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Some statistics on selling music online

Nick 29 Dec 08 - 08:01 AM
melodeonboy 29 Dec 08 - 08:09 AM
Bonnie Shaljean 29 Dec 08 - 08:23 AM
Jack Campin 29 Dec 08 - 08:30 AM
Nick 29 Dec 08 - 08:33 AM
Bonnie Shaljean 29 Dec 08 - 08:42 AM
Marc Bernier 29 Dec 08 - 08:46 AM
Marc Bernier 29 Dec 08 - 08:47 AM
GUEST,Shimrod 29 Dec 08 - 11:41 AM
Anne Lister 29 Dec 08 - 06:50 PM
GUEST,Dave_ 30 Dec 08 - 08:11 AM
Bonnie Shaljean 30 Dec 08 - 08:32 AM
Spleen Cringe 30 Dec 08 - 08:58 AM
katlaughing 30 Dec 08 - 10:52 AM
Spleen Cringe 30 Dec 08 - 11:17 AM
Santa 30 Dec 08 - 11:20 AM
Spleen Cringe 30 Dec 08 - 11:20 AM
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Subject: Some statistics on selling music online
From: Nick
Date: 29 Dec 08 - 08:01 AM

I came across a thread in another forum that I use which came up with some interesting information on selling music online (and other related matters such as illegal copying etc etc) which you may find interesting if you didn't come across it. Interview with Will Page has links to some background on it but here is a summary which was posted by Colin Lazzerini which I can't improve on so quote -

"In a famous 2004 Wired magazine article, Chris Anderson borrowed the old post-war statistical concept of a frequency distribution with a long tail and re-made it in the form of a notion to illuminate internet media business successes. Low operation and inventory costs, according to Anderson, allow significant profit to be realized from the sale of small volumes of hard-to-find items to many customers, rather than large volumes of a narrow range of popular 'hit' items.

And the existence of the Long Tail, as a sustaining demographic purchasing a large number of "non-hit" items, thus became an article of faith in the new 'indie' ideology

This received wisdom, however, that diverse specialised items – though individually less popular - will together outsell mainstream 'hits', has now been profoundly compromised by actual analysis of one year's music revenue in a study led by Will Page, Chief Economist for the UK's royalty collections agency the MCPS-PRS Alliance.

Here is the sad grounded truth about the digital universe:

* Of the 1.23 million albums available on-line, only 173,000 were ever bought and paid for – the remaining 85% failed to sell one single copy.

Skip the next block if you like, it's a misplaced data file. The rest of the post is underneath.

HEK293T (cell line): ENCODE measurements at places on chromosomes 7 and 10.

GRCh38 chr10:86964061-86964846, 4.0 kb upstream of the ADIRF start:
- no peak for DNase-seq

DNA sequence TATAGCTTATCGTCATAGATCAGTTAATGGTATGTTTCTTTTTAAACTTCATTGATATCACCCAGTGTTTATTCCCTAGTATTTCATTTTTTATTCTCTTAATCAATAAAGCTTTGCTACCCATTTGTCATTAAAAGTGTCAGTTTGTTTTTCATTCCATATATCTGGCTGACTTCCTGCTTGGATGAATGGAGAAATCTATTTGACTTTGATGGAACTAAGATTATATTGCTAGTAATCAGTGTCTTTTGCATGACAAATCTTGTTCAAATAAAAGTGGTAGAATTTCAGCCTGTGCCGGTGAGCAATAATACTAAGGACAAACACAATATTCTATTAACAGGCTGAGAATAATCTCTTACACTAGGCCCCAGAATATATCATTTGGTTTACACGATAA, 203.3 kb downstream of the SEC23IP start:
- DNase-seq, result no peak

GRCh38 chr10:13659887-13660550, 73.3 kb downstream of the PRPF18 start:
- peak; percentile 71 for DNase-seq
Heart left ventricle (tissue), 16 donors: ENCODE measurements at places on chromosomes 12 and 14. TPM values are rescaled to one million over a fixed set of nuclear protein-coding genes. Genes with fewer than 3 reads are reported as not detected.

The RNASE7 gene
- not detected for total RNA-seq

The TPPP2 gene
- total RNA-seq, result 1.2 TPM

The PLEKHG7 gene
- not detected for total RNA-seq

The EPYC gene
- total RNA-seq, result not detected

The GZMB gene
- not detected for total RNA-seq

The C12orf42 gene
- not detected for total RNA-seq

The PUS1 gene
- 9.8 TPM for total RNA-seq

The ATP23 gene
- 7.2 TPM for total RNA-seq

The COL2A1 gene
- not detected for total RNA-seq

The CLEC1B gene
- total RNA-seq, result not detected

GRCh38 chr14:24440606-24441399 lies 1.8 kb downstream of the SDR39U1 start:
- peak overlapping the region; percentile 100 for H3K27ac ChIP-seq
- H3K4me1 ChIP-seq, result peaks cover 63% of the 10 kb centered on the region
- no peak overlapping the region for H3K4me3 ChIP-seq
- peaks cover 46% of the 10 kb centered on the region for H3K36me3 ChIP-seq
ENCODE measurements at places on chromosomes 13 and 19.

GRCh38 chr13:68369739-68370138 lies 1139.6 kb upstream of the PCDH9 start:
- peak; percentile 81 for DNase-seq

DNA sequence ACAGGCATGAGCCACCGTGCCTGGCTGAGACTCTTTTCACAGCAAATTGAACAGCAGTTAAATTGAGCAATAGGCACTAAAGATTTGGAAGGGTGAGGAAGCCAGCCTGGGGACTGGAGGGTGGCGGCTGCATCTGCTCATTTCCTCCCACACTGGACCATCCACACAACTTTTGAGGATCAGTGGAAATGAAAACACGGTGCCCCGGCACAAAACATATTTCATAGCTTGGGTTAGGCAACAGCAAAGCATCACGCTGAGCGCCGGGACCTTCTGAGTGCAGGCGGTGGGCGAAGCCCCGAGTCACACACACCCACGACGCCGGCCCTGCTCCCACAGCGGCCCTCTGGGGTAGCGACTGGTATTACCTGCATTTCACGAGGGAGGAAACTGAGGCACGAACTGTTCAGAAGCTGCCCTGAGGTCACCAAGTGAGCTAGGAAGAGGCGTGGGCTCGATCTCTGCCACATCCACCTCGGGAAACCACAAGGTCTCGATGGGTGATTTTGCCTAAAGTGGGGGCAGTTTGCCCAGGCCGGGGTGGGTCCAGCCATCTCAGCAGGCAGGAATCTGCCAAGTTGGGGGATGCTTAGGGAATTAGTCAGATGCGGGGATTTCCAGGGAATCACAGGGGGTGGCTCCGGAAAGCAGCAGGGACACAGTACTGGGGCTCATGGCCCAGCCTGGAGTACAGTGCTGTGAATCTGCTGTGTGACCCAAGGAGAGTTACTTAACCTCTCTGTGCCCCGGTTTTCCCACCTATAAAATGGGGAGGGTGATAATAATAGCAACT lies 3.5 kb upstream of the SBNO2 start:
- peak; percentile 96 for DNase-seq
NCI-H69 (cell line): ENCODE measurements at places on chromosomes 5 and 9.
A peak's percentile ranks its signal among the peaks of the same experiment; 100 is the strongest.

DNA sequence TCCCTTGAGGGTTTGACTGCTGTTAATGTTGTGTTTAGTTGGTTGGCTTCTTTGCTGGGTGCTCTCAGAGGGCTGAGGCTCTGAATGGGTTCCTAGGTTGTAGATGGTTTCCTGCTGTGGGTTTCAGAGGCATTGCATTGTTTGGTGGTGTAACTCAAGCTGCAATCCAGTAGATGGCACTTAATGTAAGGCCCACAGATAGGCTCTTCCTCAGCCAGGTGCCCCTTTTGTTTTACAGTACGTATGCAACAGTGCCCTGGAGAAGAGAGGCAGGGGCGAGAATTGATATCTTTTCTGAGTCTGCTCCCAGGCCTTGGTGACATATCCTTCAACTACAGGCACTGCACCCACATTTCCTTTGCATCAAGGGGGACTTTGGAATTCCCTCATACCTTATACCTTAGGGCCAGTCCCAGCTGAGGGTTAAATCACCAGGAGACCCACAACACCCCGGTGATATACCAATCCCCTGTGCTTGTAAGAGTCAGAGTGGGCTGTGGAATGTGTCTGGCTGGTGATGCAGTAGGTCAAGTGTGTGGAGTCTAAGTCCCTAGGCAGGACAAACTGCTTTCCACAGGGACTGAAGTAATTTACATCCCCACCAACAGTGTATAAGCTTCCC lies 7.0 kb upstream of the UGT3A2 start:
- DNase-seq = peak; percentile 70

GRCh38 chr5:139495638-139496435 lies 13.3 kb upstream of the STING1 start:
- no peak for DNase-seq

* Of the 13 million individual tracks available by internet sale, only 20% were 'active', in that they managed to sell at least one copy.

* More than 10 million tracks failed to find one single buyer.

* Approximately 80% of sales revenue came from around 3% of these active tracks – numbering about 52,000 – the 'hits' which powered the industry.

* Only 40 tracks sold more than 100,000 copies, and accounted for 8% of the business.
(In the physical world, 40 tracks could make up just 4 albums).

The Two Main Lessons:

* The general rule for all inventory on the digital shelf is 80/0.38 – that is, 80% of revenue is generated by sales on only 0.38% of all available tracks.

* 80% of individual tracks sell nothing at all.

In their brief report on this research, The Guardian cheekily quoted Sturgeon's Revelation (they called it 'Sturgeon's Law') that "90% of everything is crap" – which I found pithy, appealing, and potentially perfectly apposite."


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Subject: RE: Some statistics on selling music online
From: melodeonboy
Date: 29 Dec 08 - 08:09 AM

Blimey!!


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Subject: RE: Some statistics on selling music online
From: Bonnie Shaljean
Date: 29 Dec 08 - 08:23 AM

Do these statistics mean that a high percentage is crap, or just that people manage to get it without paying for it?


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Subject: RE: Some statistics on selling music online
From: Jack Campin
Date: 29 Dec 08 - 08:30 AM

How much of the "long tail" is actually produced by MCPS/PRS members?

With an annual cost of about 200 pounds to join, their system cuts off almost all of the garage band movement.


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Subject: RE: Some statistics on selling music online
From: Nick
Date: 29 Dec 08 - 08:33 AM

I'm not sure what it all means - it was just an interesting view from a PRS-MCPS perspective. Personally I have a subscription to Napster and get stuff from there though there is not a lot of folk music. Still plenty there for me to enjoy though.


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Subject: RE: Some statistics on selling music online
From: Bonnie Shaljean
Date: 29 Dec 08 - 08:42 AM

The questions aren't meant to challenge you for answers, Nick! This is an interesting thread, and I'd be curious to see what some of the more biz-savvy Catters make of it - my query was meant as a sort of prompt for further discussion. I don't know whether MCPS/PRS is only monitoring its own members or looking at the market as a whole.